I owe a lot to James Clear.
In the last year I got over myself and just did what James says to do. Start small, improve slowly, and be amazed at where you end up.
In his recently released book Atomic Habits, James sums it up perfectly in the first chapter:
It doesn’t matter how successful or unsuccessful you are right now. What matters is whether your habits are putting you on the path toward success. You should be far more concerned with your current trajectory than with your current results.
Focus on process, not results. I’ve been saying this for years in the business side of my life. But it wasn’t until I applied it across the board (most notably in nutrition and fitness) that I changed this stage of my life in a meaningful way.
James was kind enough to send me an advance copy of Atomic Habits. Given the impact his writing had already had on me, imagine my surprise when my name popped up in the second chapter.
It’s the story of how I quit biting my nails. So sexy. And given how popular I’m guessing this book is about to become, I’m going to be known as “the nail-biting guy from Boulder” over anything else I’ve accomplished.
C’est la vie.
The important thing for you to know is that this book makes seemingly hard things simple. And even though I understood the essence of the advice for years, it wasn’t until I managed to patch together a path from what James has shared over the years on his website that I put it into practice.
Atomic Habits goes much deeper, and straight up gives you the blueprint for forming new habits with amazing compounding benefits, while breaking your bad ones. You can pick up a copy here.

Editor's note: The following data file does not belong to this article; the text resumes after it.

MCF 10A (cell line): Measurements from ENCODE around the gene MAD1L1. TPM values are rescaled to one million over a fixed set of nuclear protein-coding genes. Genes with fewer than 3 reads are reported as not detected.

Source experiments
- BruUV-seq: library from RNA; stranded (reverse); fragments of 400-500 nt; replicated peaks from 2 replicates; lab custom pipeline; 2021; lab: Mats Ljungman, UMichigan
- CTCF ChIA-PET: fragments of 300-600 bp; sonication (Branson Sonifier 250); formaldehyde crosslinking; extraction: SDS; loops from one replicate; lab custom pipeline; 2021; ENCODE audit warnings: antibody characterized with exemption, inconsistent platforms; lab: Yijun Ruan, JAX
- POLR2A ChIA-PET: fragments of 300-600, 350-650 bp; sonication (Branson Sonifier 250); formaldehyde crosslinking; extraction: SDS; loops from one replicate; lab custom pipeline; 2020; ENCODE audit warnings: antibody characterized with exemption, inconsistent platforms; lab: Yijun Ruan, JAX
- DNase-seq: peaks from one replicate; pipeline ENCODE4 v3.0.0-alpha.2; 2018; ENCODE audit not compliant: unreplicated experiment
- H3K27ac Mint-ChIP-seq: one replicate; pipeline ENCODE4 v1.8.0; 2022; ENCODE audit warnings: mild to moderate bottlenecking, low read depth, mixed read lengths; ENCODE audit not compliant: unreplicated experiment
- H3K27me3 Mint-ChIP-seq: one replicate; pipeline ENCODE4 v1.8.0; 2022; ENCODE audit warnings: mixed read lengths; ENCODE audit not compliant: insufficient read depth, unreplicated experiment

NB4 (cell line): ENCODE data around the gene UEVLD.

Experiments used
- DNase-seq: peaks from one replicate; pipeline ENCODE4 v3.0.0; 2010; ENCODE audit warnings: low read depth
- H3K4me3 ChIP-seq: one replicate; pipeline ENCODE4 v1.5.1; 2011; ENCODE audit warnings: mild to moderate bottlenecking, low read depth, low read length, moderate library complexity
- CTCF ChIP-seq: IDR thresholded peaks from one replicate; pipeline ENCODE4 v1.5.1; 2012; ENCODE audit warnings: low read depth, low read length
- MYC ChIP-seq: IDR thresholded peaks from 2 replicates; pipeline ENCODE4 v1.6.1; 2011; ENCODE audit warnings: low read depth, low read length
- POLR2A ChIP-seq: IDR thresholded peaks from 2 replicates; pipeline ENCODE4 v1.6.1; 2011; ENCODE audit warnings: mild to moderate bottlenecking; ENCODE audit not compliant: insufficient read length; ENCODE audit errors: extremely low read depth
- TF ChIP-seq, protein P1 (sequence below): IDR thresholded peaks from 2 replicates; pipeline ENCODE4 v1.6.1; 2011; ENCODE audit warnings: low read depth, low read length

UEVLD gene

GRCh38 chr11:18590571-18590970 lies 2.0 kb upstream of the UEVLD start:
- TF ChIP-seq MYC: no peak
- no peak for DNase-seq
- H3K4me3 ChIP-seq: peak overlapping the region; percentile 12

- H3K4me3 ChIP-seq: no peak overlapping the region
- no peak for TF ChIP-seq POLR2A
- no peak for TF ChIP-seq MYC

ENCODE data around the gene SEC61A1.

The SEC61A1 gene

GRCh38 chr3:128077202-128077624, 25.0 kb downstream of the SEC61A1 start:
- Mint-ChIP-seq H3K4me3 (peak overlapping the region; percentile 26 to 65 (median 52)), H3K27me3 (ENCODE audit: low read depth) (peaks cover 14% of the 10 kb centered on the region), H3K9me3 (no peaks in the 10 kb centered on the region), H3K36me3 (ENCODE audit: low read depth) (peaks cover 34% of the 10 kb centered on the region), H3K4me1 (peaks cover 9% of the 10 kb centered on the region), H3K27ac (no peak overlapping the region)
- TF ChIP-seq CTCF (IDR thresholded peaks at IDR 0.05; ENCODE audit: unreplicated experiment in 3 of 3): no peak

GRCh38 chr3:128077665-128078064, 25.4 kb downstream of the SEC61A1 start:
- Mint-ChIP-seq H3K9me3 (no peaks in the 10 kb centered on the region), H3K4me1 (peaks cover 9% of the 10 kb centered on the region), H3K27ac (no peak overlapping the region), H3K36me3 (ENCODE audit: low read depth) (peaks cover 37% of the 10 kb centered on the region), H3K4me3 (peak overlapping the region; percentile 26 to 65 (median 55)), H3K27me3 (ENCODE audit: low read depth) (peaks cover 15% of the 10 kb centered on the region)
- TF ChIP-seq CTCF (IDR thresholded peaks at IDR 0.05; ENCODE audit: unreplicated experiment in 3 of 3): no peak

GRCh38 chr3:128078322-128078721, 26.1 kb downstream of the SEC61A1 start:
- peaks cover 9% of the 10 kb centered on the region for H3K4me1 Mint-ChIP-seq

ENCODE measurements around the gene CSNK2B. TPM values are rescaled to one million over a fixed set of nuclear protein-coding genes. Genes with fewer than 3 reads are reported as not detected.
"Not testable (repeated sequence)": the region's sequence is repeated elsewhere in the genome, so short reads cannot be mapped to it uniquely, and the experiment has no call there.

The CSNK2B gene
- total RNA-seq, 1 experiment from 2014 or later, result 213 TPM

P.S. Further is sporting a new format. Read about the why, or simply scroll down and check it out.
Older, stronger, better
You know you’ve reached middle age when your weightlifting consists merely of standing up. ~ Bob Hope
- Get big.
- Get ripped.
- Get shredded, brah.
That didn’t appeal to me at 21, much less 51. But here I am, hitting the weights three times a week.
You do the three times a week to not be weak. It has nothing to do with being buff, or whatever the bros are calling it these days.
Getting stronger when you’re older flat out makes your life better, and I’m always down with that. Let’s take a look.
Being strong doesn’t suck
Of course, having a bit of muscle isn’t a bad thing. In addition to the aesthetic enhancements, being stronger can come in handy if you’ve fallen and perhaps would prefer to get up.
Strength training is also useful for encouraging your uppity teenage progeny to think twice about testing you. Just saying.
But there are lesser known reasons to lift heavy things in middle age. Things like slowing muscle loss, building up connective tissue, helping with weight loss, improving balance, boosting bone health, easing arthritis, and getting better sleep.
The benefits of strength training run deep
Nicholas Rizzo is on a quest to get you to lift weights at middle age and beyond. “There is this misconception that older aged individuals should stay away from any strenuous activity that can build strength like weightlifting,” Rizzo maintains. “Unfortunately, this couldn’t be further from the truth.”
Plus, the science says you’re actually in trouble if you’re not lifting:
The data revealed that adults 65 years and older who strength trained twice a week had a 46% lower mortality rate and that strength training reduces all causes of death, including cancer and cardiac death.
We’re not senior citizens yet, Further faithful. But it stands to reason that if we can start adding reasonable amounts of muscle now, we’ll be better prepared for our later years.
Plus, you should see these guns … brah.
10 Surprising Health Benefits of Strength Training (Appetite for Health)
Just work on your act
There’s only one growth strategy: work hard. ~ William Hague